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Re: A universal model for spatial data

From: Rob Atkinson <rob@metalinkage.com.au>
Date: Thu, 15 Nov 2018 08:50:29 +1100
Message-ID: <CACfF9LwMxC9KBcOL7g6h1bpzsL5CdVcyotTHR-N3R9nD7xeXOA@mail.gmail.com>
To: Frans.Knibbe@kadaster.nl
Cc: Linda van den Brink <l.vandenbrink@geonovum.nl>, public-sdwig@w3.org
If we had a CRS definition Ontology the OGC Definitions server could
(technically) host the RDF version of CRS registries - care would need to
be taken about the governance - we have issues with CRS authority and
liability for any errors.

In general, I think a canonical mechanism to share metadata about accuracy,
provision and authority for such concepts is necessary - wars have been
fought over incompatible lines drawn on maps..

Rob



On Thu, 15 Nov 2018 at 08:35, Knibbe, Frans <Frans.Knibbe@kadaster.nl>
wrote:

> Hello Linda,
>
>
>
> Thanks. I have just added the proposal
> <https://github.com/w3c/sdw/issues/1095>, I hope I did it
> right.
>
>
>
> As for your questions: In the original post I mentioned three things that
> could be in the ontology:
>
> ·        A specification for coordinate reference systems (not just
> geographic),
>
> ·        a specification for numerical definitions of shapes or
> distributions of spatial things,
>
> ·        functions/assertions that are applicable to spatial things
> and/or descriptions of their shapes or distributions.
>
>
>
> But once work gets underway it could be that further thought results in
> something different. I do think the primary motive should be to have a
> domain-independent specification and through that improved interoperability
> of data and systems.
>
> A universal space ontology could be a further elaboration of GeoSPARQL,
> which is now geared towards geography, but could be opened up to
> non-geographic spatial data. For instance by accommodating defining and/or
> referencing coordinate reference systems (geographical or not). Definition
> of classes and properties for CRS would be beneficial for the geography
> domain itself, it seems to me. And within said domain, a further expansion
> of semantics in GeoSPARQL could bridge the gap between vector data and
> raster data. So even within the geography domain an upgrade of GeoSPARQL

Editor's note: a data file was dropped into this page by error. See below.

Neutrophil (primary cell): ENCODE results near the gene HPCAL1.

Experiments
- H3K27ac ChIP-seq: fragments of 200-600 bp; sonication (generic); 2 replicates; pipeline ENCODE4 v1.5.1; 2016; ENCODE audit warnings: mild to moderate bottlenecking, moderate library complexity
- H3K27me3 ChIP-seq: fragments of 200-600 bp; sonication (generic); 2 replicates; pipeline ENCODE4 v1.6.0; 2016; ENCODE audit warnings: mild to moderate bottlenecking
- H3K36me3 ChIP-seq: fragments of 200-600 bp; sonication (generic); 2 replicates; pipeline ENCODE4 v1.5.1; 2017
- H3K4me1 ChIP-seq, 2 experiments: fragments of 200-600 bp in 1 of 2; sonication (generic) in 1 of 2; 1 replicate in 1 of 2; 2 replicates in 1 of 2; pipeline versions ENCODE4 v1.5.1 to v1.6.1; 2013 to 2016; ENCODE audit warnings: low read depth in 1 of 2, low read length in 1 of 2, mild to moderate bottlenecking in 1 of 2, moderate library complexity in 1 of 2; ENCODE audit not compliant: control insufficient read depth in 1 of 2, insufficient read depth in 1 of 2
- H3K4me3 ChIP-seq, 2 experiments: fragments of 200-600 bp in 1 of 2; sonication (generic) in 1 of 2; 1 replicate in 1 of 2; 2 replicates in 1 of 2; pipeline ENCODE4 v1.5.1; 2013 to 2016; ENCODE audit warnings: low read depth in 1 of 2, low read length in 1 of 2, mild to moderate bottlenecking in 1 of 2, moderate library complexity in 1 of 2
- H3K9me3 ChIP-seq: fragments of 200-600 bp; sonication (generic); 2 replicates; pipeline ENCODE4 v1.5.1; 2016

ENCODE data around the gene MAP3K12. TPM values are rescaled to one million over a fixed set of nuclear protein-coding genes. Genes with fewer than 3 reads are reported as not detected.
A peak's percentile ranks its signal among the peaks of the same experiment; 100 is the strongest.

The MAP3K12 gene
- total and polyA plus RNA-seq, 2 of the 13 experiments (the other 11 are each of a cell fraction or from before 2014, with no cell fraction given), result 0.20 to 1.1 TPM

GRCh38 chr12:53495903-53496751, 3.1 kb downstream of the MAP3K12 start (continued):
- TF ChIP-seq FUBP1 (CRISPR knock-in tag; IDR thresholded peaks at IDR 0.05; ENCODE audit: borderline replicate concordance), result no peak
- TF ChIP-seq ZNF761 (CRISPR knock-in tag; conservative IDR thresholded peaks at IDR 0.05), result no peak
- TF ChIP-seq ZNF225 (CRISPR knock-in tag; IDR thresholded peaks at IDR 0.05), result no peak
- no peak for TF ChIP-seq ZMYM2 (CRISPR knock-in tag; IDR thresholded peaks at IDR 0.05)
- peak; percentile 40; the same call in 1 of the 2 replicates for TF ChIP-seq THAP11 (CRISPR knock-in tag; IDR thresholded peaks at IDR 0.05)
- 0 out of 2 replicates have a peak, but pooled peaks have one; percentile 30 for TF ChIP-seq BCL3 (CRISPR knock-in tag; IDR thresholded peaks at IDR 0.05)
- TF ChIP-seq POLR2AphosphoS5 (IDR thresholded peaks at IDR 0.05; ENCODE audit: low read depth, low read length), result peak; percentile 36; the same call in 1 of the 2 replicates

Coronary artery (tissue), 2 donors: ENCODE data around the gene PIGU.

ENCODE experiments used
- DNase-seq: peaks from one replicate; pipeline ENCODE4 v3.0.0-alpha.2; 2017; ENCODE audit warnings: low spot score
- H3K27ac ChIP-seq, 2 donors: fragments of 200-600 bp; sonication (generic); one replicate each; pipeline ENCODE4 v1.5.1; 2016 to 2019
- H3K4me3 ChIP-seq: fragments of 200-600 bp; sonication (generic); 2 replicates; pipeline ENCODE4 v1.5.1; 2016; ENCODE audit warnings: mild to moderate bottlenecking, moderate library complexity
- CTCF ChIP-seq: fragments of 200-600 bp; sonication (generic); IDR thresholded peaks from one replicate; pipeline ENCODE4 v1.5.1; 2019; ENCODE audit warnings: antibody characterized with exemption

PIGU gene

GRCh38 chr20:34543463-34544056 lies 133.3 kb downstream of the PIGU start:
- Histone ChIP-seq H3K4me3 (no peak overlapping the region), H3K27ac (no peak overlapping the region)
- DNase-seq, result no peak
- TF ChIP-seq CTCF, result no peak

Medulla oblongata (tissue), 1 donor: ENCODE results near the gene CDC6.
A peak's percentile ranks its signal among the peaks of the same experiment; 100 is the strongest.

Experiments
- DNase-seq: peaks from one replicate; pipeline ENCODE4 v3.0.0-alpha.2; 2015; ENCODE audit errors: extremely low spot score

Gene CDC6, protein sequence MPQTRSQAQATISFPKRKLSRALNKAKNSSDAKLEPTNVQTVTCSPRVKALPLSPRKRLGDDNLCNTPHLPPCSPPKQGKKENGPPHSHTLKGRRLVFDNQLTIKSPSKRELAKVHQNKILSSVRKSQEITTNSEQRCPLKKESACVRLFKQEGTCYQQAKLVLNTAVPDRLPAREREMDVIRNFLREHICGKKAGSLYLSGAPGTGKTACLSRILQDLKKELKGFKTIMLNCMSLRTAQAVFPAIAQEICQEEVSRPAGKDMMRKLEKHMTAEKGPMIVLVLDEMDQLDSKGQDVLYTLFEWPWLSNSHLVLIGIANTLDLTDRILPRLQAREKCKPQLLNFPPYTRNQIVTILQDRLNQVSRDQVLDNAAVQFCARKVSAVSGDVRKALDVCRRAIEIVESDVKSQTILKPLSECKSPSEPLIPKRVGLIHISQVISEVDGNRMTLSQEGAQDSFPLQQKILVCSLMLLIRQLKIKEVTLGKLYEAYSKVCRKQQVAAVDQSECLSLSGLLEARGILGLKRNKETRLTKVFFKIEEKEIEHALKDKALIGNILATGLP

> seems worthwhile.
>
> I could come up with some examples (in Turtle format) of how different
> kinds of spatial data could be modelled with a hypothetical spatial
> ontology, but I would need some extra time to do that. I could add those
> examples to the GitHub issue ASAP. Would that be OK?
>
>
>
> Regards,
>
> Frans
>
>
>
>
> *Van:* Linda van den Brink [mailto:l.vandenbrink@geonovum.nl]
> *Verzonden:* vrijdag 9 november 2018 09:42
> *Aan:* Knibbe, Frans <Frans.Knibbe@kadaster.nl>
> *CC:* public-sdwig@w3.org
> *Onderwerp:* RE: A universal model for spatial data
>
>
>
> Hi Frans,
>
>
>
> There may be something in your idea of creating a universal model for
> spatial data, or as we might call it “the Space ontology” (OWL Space).
>
>
>
> Part of this group’s way of working is that we track new ideas for
> standards (that fall within our spatial web scope of course). Could you
> create an item for your idea in our Proposals project?
> https://github.com/w3c/sdw/projects/15 Then we can track it and see if
> there is support for this idea within the group. Since you triggered some
> discussion, that may be the case.
>
>
>
> A question I have is what kinds of things would this ontology contain and
> how would it relate to the GeoSPARQL ontology? Can you give an example with
> data?
>
>
>
> Linda
>
>
>
> *Van:* Knibbe, Frans <Frans.Knibbe@kadaster.nl>
> *Verzonden:* maandag 5 november 2018 09:12
> *Aan:* George Percivall <gpercivall@opengeospatial.org>
> *CC:* public-sdwig@w3.org
> *Onderwerp:* RE: A universal model for spatial data
>
>
>
> Hello George,
>
>
>
> Thank you for those comments, and I am glad you don’t dismiss the idea of
> spatial unification.
>
>
>
> You do mention the uniqueness of geospatial data. Probably all the
> different domains where spatial data are used have their peculiarities. For
> instance, in geographic data (at least if polar coordinates are used) a lot
> of attention is given to describing the shape of the earth. Geometric
> building data rely heavily on using parameters instead of collections of
> coordinates to define shapes of things. 3D graphics focus on materials and
> lighting. But despite different accents, the basic nature of the spatial
> data is the same. I see many cases where different standards, formats and
> data types are used for things that are fundamentally the same. So there
> seems to be room for improvement.
>
>
>
> I think that a general model for spatial data can accommodate domain
> specific peculiarities, especially when it is developed as a web ontology